4 Ways startups should approach cloud security

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The term “the cloud” is thrown around a lot especially if you’re in the tech world.  In case you didn’t know cloud computing is effectively an extensive group of computers networked to allow centralised storage and access around the world access. If you’re using services such as Dropbox or Trello you’re in the cloud.

Heavy and growing use of the cloud means a large amount of your data is stored virtually and key infrastructure has become dependent, particularly if you’re a small business. At Entrepreneur Handbook for this article, we reviewed our cloud presence and found that we were actively using 16 Saas (Software as a service) platforms in the cloud and three that are mission critical to our operation, i.e., Hosting, Accounting, Application…

With this in mind, cloud security should be critical for your business. Whether it’s Hollywood movies or celebrity photo hacks, cloud security failures have highlighted vulnerabilities. Arguably though cloud infrastructure is no less secure than other storage, but the shift of services online and the growth in hackers/ attacks means you are at increased risk. So here are four areas you should be thinking about regarding keeping your cloud presence safe:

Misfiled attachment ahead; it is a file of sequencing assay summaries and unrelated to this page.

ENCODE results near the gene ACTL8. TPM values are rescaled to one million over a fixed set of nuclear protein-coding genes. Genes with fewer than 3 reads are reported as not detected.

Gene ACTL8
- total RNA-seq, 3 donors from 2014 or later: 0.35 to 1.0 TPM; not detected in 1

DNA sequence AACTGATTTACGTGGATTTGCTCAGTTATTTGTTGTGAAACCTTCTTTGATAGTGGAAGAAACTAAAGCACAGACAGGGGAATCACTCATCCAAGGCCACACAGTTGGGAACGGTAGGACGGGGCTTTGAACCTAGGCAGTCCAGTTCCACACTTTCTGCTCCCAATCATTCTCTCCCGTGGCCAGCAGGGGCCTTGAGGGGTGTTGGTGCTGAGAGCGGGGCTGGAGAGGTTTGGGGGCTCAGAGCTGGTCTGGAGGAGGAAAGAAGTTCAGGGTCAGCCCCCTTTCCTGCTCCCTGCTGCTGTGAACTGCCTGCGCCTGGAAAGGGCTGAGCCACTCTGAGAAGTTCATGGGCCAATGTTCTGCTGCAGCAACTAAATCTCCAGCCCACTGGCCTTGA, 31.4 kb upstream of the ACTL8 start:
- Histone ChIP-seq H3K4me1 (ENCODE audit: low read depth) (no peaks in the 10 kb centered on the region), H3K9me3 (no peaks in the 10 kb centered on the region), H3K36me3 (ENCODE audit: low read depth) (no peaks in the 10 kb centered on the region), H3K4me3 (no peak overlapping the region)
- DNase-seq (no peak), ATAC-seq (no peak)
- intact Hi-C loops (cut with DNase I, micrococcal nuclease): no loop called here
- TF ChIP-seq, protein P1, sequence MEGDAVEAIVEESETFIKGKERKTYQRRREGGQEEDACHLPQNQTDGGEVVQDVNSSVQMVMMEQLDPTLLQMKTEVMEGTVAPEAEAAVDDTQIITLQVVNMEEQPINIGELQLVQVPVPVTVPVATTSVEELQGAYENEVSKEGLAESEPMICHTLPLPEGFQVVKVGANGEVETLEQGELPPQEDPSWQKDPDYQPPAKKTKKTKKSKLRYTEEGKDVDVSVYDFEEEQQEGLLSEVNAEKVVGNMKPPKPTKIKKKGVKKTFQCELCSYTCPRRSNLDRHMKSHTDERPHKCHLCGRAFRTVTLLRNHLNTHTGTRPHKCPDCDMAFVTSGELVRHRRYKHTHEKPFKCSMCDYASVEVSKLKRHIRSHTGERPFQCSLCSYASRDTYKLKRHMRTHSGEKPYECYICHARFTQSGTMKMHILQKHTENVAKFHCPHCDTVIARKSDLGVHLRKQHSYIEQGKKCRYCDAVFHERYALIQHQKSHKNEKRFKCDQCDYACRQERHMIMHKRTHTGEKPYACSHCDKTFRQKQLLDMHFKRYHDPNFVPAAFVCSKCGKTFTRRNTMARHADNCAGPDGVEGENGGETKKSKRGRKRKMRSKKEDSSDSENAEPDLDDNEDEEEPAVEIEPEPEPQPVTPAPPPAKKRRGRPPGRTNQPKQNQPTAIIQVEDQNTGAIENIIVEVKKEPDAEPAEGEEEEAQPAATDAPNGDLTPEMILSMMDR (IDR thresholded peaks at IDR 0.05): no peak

People & access

It sounds simple but making sure there are different levels of access to cloud services/ infrastructure for different employees is critical. Ensuring the human element is in line with security procedures should be your first point of call. You should also think about implementing monitoring of these services and how employees use them, accountability is key.

Talk to your provider

If you’re using a company such as Rackspace Hosting or another cloud-based service, find out their security procedures and what level of protection they provide. Make sure to check its inline or ahead of industry standards. Cloud security standards are constantly evolving, make sure your provider is too!

It’s a tornado!

Where are your provider’s data storage centres? Even the cloud is open to natural disaster, make sure your data is backed up across the world and that your provider has adequate fail safes/ spread of data centres.

Have you been hacked?

Find out what your providers promise in the event of a breach, i.e., recovery, restitution, liability. In the event of a breach, if you’re storing sensitive data your provider may be liable rather than yourselves, this is particularly poignant if you’re handling sensitive details such as banking or medical records.